When confronted with the idea of what exactly a meteorologist is, most people instantly think of a weather forecaster on a local television or radio station. However, meteorology entails a much wider range of job opportunities than just relaying information on to local citizens. Meteorology is defined by American Meteorological Society as, "the science of the atmosphere."
The name meteorology is derived from the Greek word meteoron, meaning something that happens high in the sky. Aristotle is considered to be the father of meteorology, with his book entitled Meteorologica being the first major study of the atmosphere. As many other scientists of the time, Aristotle's discoveries, for the most part, we found to be incorrect, although some are still believed to be true today.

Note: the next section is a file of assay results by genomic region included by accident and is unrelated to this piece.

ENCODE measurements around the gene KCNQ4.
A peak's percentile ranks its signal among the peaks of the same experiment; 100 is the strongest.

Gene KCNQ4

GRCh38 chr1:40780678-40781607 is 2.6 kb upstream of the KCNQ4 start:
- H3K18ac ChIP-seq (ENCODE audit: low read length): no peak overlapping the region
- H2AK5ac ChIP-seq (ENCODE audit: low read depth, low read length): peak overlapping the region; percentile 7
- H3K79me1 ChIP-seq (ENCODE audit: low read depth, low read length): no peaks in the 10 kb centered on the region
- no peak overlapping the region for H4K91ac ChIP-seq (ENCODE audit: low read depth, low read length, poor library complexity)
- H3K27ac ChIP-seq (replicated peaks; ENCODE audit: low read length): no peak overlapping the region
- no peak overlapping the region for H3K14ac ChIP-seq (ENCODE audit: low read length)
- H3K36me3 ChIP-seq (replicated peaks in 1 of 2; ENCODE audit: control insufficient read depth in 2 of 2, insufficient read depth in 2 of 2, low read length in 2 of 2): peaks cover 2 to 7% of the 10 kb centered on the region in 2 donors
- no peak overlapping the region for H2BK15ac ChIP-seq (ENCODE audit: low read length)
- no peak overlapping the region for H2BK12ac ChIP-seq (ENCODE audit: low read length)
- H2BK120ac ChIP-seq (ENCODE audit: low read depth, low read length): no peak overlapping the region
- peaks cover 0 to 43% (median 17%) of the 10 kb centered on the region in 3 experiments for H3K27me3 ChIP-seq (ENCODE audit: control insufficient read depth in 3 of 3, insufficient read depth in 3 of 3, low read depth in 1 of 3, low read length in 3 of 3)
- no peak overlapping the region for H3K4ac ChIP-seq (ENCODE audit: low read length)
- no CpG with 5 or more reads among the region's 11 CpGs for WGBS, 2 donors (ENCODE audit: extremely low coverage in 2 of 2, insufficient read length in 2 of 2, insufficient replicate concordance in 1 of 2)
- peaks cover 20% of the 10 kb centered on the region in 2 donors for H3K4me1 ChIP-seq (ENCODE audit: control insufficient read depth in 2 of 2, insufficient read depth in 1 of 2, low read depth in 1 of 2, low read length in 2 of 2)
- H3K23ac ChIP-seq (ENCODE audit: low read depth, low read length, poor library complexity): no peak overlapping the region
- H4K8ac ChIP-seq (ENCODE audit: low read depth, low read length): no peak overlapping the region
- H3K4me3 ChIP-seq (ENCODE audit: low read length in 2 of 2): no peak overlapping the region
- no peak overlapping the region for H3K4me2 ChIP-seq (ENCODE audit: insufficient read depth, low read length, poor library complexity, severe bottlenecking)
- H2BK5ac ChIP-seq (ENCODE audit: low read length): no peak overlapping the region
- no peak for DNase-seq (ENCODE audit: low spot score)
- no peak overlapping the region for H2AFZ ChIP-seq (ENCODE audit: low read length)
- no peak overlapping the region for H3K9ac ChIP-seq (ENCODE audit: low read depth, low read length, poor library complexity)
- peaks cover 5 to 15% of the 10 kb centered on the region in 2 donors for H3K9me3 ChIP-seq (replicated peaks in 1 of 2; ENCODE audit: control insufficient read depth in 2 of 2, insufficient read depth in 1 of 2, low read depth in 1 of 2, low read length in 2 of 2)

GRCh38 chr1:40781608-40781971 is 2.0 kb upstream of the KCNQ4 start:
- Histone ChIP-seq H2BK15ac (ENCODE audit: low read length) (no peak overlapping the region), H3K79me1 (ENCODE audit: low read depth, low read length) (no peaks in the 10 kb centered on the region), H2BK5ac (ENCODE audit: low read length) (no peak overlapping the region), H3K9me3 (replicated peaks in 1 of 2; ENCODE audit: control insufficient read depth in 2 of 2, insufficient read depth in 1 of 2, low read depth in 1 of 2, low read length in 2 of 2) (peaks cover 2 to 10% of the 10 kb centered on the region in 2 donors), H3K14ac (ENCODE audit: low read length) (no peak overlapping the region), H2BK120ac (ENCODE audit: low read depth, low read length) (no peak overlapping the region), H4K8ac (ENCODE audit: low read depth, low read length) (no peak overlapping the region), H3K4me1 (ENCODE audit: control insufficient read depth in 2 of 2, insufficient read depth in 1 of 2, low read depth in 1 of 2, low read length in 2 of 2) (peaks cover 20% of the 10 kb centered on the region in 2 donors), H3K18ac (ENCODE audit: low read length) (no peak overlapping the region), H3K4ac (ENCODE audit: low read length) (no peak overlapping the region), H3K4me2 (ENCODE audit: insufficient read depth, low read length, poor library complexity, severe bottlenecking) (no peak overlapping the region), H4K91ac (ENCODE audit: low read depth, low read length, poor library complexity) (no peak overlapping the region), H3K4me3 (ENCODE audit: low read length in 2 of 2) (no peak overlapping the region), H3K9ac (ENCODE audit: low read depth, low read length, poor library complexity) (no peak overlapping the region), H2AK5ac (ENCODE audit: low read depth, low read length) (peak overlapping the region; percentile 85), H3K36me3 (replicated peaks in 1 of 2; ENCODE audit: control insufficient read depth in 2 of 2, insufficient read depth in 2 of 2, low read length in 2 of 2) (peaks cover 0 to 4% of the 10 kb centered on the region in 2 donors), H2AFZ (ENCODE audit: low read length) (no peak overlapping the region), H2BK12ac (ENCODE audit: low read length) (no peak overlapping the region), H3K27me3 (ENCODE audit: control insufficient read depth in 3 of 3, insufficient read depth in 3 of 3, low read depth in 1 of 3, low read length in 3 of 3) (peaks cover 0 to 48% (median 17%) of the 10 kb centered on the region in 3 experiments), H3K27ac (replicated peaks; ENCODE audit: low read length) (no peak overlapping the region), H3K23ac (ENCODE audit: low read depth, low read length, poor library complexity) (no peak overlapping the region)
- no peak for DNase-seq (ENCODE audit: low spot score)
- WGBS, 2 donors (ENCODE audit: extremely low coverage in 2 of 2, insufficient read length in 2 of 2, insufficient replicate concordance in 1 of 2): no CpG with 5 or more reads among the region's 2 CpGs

Once the telegraph was invented, in the mid-1800s, meteorology was developed even further because scientists could now exchange ideas through this new, quick way to transport messages.
Shortly after, in the early 1900s, a group of Norwegian scientists laid a base for what is now considered the foundation of modern weather forecasting when they began to apply basic laws of physics to create new ideas, such as "fronts" where warm and cold air masses meet.
With the events of World War II, great advances in the field of meteorology were made since the armies were dependent upon the fact of the weather. Also, methods and tools used in the war, such as radars, also became of great use to meteorologists. Since then, many more tools and methods have been developed for studying the atmosphere. Many theories as to reasoning behind atmospheric happenings have been dismissed by scientists, yet many have been built upon to reach what we, today, know as meteorology.
A meteorologist is a person "who uses scientific principles to explain, understand, observe, or forecast...